47. John A says: September 5, 2010 at 8:51 am
    “If this is true, then it cannot be seen as anything other than scientific misconduct, unless the CRU can justify this step on physical grounds.”

    This is just nuts. The criterion is clearly stated in their published paper, which is Mosh’s source. You can argue about whether it is a good idea, but there’s nothing underhand.
    Charles S. Opalek, PE says: September 5, 2010 at 9:39 am
    “Or, is it only cold data like 1936, or Orland CA (1880 and 1900), that gets tossed?
    The big agw lie rolls on.”

    Most arguments around here are that the 30’s were warmer than what the scientists say. Omitting cool 30’s data reduces the apparent warming trend.
    Rob Findlay says: September 5, 2010 at 11:31 am
    ” But are these temperatures normally distributed?”

    Good question (although they are talking anomalies here). A lot of the argument about whether recent warming is statistically significant etc is based on that dubious assumption.
    Of course, the real question no-one is looking at much here, is whether tossing a few out-of-range months for individual station data really matters either way.

  48. Looks like lazy programming and little effort to analyze the impact of the code. It’s probably a lot more difficult to do a good quality check for bad data and as long as you’re getting the results you expect ……….

  49. Re is the temperature data distributed normally?
    This link shows a distribution chart for monthly average temperature data for Abilene, Texas, from Hadley’s CRUT3 that was posted to the web shortly after the Climategate event of November 2009. The distribution is in one-degree C increments.
    http://tinypic.com/r/n4xeo3/7
    Having but simple statistical skills, this seems anything but normally distributed to me. I.e, there is no typical bell-curve shape, this has one “lobe” below the mean, and another “lobe” above the mean.
    Perhaps others can comment on that chart, which was generated by me the hard way, in Excel (TM) but without using their statistics pack. Any errors or other faults are mine alone.

  50. Just to be clear. As Ron Notes these are my working notes. I’m basically working through my stuff comparing it with CRU. The SST stuff matched pretty well, and when there was an difference I wrote to Hadley the difference was reconciled. With the Land portion I’ve never tried matching them exactly, so I figure I should give it a go. The large monthly deviations, seemed odd, so I went to back to Brohan 06 and sure enough, found the step documented. a quick spot check of the worst month and I know enough to move on and get back to this issue later. As for it’s overall impact? well I have to finish a bunch of other work. THEN, one can answer the question “does it make any real difference.”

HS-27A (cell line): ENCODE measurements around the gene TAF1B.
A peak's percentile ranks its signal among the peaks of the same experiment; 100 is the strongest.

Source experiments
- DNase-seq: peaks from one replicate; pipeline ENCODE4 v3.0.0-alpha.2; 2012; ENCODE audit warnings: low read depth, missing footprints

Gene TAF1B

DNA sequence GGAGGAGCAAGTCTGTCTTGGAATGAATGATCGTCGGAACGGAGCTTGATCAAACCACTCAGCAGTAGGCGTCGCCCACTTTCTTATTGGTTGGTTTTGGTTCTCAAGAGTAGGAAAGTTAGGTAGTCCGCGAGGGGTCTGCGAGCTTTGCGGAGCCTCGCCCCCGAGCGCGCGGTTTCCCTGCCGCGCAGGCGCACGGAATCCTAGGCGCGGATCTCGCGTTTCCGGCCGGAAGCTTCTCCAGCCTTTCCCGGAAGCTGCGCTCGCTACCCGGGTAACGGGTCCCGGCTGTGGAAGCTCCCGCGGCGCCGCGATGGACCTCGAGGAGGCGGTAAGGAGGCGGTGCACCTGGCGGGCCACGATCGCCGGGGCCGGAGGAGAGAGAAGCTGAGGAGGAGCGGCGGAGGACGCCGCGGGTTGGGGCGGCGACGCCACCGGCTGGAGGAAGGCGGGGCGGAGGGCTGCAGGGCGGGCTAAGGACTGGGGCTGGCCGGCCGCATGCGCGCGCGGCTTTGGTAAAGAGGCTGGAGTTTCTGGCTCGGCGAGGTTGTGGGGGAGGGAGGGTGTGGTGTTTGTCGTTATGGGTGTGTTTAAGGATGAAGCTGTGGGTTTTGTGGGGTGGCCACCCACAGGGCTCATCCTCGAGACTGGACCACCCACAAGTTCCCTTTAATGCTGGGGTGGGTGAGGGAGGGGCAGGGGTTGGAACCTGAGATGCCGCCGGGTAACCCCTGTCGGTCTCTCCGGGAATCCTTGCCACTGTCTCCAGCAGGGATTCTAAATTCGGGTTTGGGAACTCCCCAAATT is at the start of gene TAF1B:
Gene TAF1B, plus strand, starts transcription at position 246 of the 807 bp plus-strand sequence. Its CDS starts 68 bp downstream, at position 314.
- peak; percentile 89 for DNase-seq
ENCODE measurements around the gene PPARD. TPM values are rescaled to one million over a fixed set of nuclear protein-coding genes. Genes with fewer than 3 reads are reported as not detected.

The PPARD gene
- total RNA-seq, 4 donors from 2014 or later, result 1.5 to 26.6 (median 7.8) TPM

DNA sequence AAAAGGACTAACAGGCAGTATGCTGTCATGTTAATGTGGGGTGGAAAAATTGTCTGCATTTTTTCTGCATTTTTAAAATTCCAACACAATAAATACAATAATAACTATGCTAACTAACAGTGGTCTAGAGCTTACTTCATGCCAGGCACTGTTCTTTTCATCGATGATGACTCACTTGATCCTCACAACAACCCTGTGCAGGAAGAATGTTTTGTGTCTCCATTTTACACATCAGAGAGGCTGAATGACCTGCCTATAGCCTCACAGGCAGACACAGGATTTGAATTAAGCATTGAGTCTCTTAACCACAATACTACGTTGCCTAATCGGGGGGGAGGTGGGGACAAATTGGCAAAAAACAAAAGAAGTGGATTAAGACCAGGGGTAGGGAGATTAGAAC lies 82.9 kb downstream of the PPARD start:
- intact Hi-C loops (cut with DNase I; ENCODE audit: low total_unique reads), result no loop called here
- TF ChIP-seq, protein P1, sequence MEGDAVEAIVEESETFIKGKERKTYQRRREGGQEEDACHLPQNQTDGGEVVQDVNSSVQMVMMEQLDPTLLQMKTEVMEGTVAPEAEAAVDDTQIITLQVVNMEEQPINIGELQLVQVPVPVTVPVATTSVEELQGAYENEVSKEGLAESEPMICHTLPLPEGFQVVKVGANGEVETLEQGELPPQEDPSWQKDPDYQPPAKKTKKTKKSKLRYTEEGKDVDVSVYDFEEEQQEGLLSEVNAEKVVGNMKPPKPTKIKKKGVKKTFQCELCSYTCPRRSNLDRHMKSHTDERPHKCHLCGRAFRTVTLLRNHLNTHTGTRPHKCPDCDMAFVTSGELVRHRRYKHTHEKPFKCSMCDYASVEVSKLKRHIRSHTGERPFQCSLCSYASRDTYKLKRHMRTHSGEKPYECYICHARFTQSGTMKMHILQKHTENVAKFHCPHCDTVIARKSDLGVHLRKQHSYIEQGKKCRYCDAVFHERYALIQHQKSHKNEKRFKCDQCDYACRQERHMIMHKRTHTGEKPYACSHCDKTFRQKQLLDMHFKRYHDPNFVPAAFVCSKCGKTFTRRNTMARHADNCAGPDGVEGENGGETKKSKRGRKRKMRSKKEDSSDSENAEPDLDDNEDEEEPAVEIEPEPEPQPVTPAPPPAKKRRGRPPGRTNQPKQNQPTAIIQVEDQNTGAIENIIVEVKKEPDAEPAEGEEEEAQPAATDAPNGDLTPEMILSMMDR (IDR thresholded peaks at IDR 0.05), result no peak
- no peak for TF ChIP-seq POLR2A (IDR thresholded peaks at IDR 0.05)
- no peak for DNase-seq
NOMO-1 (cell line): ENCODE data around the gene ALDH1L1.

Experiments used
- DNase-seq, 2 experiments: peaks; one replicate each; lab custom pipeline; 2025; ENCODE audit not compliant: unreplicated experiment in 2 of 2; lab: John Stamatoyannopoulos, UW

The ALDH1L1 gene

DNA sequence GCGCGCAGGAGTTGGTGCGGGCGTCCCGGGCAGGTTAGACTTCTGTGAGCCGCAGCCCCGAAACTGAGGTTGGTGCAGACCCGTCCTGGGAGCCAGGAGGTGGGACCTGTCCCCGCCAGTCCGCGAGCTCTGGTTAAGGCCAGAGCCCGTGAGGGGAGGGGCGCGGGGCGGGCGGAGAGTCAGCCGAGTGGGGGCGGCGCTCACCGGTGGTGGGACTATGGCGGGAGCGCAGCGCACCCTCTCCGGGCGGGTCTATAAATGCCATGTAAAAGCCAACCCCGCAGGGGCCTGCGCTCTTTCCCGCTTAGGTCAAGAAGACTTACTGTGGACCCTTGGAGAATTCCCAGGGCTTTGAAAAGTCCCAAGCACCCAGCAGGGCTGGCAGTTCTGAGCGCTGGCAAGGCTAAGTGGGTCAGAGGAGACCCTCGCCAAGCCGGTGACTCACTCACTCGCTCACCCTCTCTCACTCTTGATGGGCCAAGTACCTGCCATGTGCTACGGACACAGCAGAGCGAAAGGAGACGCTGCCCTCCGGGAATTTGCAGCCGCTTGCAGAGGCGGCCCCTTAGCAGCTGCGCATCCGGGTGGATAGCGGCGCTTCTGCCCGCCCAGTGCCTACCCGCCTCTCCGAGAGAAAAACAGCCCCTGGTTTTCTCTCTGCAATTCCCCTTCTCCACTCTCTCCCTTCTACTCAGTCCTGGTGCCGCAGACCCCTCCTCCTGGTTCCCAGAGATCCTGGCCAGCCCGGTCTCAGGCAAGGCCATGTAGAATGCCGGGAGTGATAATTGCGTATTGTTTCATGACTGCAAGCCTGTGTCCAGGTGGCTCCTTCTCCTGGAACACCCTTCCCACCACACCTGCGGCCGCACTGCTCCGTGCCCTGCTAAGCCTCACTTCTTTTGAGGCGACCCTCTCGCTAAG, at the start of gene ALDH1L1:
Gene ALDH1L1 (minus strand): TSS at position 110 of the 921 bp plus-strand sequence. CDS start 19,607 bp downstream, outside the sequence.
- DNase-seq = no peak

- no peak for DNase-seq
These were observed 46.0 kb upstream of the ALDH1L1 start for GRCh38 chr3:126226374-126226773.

51. Of coure, they omit 5-sigma data. They have to make sure to cook the numbers to support the CAGW hypothesis.

  52. nick:
    “This is just nuts. The criterion is clearly stated in their published paper, which is Mosh’s source. You can argue about whether it is a good idea, but there’s nothing underhand.”
    Ya, I’m glad they documented it. I had no clue why my numbers had so much variability in certain months and with prototype code testing the prospect that I had made a mistake was foremost in my mind.

  53. DirkH says:
    September 5, 2010 at 1:12 pm
    Phil. says:
    September 5, 2010 at 8:57 am
    “[…]Seems prudent.”
    Phil., i hope you don’t work in avionics?

    Why Dirk, would you rather not eliminate bad data and spurious points?

  54. Tenuc says:
    September 5, 2010 at 12:10 pm
    Once again the CRU have been spotted throwing away the data, what a big bunch of tossers they are!

    Once again some posters here have been spotted jumping the gun because something supports their prejudices rather than check the facts!

  55. Richard M says:
    September 5, 2010 at 1:20 pm
    Looks like lazy programming and little effort to analyze the impact of the code. It’s probably a lot more difficult to do a good quality check for bad data and as long as you’re getting the results you expect ……….

    Looks like prudent checking of the data to me, then again I’m talking about what they actually do not your fantasy of what they do.

  56. Met Office Meets “my backside”.
    “Australia – Global warming my backside with the coldest day in 100 years
    12 Jul 2010
    WIDESPREAD cloud and persistent rainfall has kept temperatures down right across Queensland.